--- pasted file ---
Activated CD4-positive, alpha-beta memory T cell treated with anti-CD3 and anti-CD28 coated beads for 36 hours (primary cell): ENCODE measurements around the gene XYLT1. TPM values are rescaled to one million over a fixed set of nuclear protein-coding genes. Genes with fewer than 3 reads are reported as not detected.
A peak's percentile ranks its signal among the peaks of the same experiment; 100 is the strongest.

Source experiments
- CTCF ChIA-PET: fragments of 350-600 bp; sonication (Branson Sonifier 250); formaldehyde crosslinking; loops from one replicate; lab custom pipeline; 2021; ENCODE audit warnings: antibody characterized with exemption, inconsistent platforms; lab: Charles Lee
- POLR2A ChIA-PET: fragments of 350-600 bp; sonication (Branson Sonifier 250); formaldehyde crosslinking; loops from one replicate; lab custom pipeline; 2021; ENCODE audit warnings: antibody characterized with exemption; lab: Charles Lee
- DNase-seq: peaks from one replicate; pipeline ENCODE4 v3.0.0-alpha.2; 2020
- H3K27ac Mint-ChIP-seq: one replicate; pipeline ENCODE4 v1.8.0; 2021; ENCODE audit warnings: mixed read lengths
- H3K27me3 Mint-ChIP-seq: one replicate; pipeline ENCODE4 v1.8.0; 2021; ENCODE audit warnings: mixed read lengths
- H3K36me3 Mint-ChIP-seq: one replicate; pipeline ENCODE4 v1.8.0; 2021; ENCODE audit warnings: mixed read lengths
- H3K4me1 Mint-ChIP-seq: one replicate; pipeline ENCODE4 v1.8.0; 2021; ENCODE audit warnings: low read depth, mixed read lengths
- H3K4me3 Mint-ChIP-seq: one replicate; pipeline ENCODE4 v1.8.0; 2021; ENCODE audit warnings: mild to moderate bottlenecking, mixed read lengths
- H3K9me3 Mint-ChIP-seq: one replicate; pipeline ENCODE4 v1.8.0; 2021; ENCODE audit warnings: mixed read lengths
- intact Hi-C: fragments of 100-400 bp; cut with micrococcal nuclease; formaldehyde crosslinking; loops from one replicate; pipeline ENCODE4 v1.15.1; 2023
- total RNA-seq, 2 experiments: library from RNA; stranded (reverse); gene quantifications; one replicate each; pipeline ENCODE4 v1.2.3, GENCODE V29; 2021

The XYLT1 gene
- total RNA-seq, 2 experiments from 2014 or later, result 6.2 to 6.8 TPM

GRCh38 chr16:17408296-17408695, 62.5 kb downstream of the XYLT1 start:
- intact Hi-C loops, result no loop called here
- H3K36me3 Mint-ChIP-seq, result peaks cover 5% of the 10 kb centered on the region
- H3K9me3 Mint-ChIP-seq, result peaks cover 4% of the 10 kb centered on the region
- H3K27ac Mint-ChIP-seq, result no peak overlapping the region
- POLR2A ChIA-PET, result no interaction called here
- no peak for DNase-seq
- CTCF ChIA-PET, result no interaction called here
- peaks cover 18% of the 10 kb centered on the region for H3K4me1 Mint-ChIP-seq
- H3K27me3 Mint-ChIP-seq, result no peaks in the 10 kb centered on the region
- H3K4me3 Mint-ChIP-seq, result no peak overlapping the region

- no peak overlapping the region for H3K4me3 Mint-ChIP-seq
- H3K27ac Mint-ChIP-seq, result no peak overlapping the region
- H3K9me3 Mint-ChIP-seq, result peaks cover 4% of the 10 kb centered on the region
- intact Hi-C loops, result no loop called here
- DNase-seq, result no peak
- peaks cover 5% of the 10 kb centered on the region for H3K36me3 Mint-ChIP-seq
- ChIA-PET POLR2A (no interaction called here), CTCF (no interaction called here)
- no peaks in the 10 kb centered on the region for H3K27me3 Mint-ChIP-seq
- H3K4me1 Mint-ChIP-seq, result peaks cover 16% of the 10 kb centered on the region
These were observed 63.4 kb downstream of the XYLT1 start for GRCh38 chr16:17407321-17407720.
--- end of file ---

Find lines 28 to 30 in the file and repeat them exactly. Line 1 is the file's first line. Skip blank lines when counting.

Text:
- no peak overlapping the region for H3K4me3 Mint-ChIP-seq
- H3K27ac Mint-ChIP-seq, result no peak overlapping the region
- H3K9me3 Mint-ChIP-seq, result peaks cover 4% of the 10 kb centered on the region